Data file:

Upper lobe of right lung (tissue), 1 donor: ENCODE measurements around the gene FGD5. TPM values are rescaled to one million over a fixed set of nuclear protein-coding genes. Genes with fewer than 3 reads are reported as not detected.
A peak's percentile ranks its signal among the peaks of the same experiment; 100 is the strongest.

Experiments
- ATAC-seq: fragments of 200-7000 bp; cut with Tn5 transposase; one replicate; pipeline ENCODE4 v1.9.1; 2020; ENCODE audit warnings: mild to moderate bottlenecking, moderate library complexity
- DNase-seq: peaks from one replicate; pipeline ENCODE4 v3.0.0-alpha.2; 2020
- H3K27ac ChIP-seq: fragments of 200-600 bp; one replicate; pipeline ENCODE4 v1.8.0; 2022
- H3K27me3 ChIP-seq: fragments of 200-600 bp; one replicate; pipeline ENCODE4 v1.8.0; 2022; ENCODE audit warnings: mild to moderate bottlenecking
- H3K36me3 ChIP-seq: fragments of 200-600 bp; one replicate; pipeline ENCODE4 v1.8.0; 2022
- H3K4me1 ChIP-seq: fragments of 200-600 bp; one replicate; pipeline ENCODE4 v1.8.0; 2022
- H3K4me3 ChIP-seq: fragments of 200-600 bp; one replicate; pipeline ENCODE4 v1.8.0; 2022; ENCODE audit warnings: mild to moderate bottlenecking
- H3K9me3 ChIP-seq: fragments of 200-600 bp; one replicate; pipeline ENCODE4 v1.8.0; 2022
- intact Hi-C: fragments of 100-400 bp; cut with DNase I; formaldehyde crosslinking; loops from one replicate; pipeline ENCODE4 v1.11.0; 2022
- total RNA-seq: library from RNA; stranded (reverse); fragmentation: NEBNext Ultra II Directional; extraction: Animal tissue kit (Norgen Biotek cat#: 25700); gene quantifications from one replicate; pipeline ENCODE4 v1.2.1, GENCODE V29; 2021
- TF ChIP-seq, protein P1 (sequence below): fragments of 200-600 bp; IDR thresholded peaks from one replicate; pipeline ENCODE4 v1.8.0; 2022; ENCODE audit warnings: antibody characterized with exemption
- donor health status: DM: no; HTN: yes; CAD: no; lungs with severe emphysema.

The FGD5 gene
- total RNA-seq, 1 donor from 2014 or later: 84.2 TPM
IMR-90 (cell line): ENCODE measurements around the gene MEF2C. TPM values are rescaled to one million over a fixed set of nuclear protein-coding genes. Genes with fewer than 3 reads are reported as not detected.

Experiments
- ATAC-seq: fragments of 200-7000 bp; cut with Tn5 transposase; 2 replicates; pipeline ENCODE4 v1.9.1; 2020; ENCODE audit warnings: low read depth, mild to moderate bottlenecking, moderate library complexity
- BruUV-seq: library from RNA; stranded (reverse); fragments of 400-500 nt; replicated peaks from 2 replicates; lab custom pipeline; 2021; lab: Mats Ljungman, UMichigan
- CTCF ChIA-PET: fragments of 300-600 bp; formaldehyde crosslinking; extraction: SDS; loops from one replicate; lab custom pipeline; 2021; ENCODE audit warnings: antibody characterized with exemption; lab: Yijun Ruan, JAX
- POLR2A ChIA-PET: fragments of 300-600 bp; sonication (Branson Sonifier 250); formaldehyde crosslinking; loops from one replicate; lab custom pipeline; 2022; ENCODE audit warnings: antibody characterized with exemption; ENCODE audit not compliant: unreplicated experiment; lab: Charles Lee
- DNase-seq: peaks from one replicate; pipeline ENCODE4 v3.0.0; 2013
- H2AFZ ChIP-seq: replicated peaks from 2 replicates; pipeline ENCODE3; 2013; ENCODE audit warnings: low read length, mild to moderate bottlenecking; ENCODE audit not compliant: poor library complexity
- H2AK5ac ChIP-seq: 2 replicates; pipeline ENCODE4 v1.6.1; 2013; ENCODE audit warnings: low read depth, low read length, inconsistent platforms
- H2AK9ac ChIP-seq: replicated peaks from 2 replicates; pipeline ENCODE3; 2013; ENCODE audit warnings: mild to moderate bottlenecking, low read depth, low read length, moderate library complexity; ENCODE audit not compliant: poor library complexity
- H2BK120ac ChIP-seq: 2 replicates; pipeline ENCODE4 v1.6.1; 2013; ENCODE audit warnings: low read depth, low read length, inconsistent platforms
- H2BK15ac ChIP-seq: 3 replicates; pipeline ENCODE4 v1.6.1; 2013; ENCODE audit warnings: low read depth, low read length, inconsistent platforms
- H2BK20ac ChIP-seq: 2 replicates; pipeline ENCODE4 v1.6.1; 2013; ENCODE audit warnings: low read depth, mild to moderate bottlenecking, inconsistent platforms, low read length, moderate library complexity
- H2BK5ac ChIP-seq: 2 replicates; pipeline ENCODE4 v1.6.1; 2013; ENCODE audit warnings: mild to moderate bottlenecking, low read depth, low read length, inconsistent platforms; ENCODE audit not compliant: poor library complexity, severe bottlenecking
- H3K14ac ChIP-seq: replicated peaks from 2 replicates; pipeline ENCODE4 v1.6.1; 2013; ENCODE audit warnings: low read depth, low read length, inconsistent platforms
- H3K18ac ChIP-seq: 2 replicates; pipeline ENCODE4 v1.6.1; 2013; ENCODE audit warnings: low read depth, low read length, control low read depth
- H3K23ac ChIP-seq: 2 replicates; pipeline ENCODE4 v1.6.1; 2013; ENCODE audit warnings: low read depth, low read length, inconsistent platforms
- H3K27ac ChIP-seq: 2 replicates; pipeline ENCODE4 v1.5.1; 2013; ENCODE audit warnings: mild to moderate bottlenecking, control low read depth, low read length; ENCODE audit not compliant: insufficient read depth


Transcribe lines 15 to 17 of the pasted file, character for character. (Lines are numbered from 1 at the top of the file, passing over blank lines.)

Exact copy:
- donor health status: DM: no; HTN: yes; CAD: no; lungs with severe emphysema.

The FGD5 gene
- total RNA-seq, 1 donor from 2014 or later: 84.2 TPM